Counting “sheep” in church
Many of my Facebook friends will have noticed that many nights my last status update of the day relates to counting sheep. It turns out I’m not the only one around who thinks about counting sheep, even if the “sheep” are of a different ilk.
Bishop Alan Wilson (who writes one of the best church blogs on the interwebs) has written a fine post, “How many people go to Church”. In the post, he notes the oft-cited statistical declines in Sunday attendance figures. As Bishop Alan observes, people tend to lay the blame for his on liberalism or conservatism or somethingelseism. But the number of warm bodies in churches on Sundays may not tell the whole story:
The fact is that although total numbers of Churchgoers relate to total numbers of attendances, the two are not, in fact, the same thing. People drop out as well as drop in, so apart from the demographics of an aging population which is not replacing itself, churches are running up a down escalator anyway.
Recognizing the distinction, what people characteristically report is that actually more human beings, sometimes many more, are coming to Church. However, the regularity with which they do so collapsed in the nineties (giving rise to rapid decline in many attendance figures), and has become increasingly volatile. Only a very few now come twice a Sunday and every week.
I’d love to see some statistical surveys or analysis around this question. Are more people coming to church, but not as often? Certainly in the parish I serve, we see lots of people much less often than weekly. This becomes clear on big days, such as our recently full church on Easter Sunday. We had about triple our average Sunday attendance for our Easter services. Much of that surge were our regular folks, but they all came to church on the same Sunday.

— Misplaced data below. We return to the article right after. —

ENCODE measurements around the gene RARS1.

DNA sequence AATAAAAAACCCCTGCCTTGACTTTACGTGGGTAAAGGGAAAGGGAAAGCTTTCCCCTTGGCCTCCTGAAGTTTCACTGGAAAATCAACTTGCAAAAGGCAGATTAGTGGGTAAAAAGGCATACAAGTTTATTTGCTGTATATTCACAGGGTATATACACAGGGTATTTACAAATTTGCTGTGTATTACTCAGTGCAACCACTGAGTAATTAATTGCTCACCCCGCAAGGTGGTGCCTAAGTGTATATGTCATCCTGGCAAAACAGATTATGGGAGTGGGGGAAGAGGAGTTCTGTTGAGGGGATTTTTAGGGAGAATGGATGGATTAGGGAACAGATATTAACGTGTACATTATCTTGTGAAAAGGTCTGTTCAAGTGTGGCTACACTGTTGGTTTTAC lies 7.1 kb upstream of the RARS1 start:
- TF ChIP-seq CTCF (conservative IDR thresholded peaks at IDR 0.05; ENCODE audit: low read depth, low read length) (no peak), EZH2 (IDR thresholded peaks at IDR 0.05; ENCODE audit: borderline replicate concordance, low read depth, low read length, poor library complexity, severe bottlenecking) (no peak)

This all fits in with social patterns more generally. People are less likely to make commitments of any kind these days. School athletics are the last bastion of full commitment out in the ‘burbs. People will do just about anything to get junior to soccer practice. If junior was scheduled to be an acolyte, we’re lucky to find out we need to find a replacement. Vacations might be scheduled around baseball games, but not around Holy Week.
I don’t lay the blame for this solely at the feet of congregants. Their clergy have not offered a compelling vision of church life. To put it another way, the “abundant life” that has been taught in church is not as compelling as the abundance that’s experienced on the football field, or at the mall for that matter. For a generation or more, the message from pulpits has been “I’m OK, you’re OK”. Who needs redemption, if life is A-OK?
This could be expanded into book form, but it’s worth noting a few things:
- Maybe there’s an upside to all this. Without habitual attendance, you find out what value people place on church. If it’s not seen as important, then people don’t show up. That offers clear feedback on how compelling one’s proclamation of the Gospel is.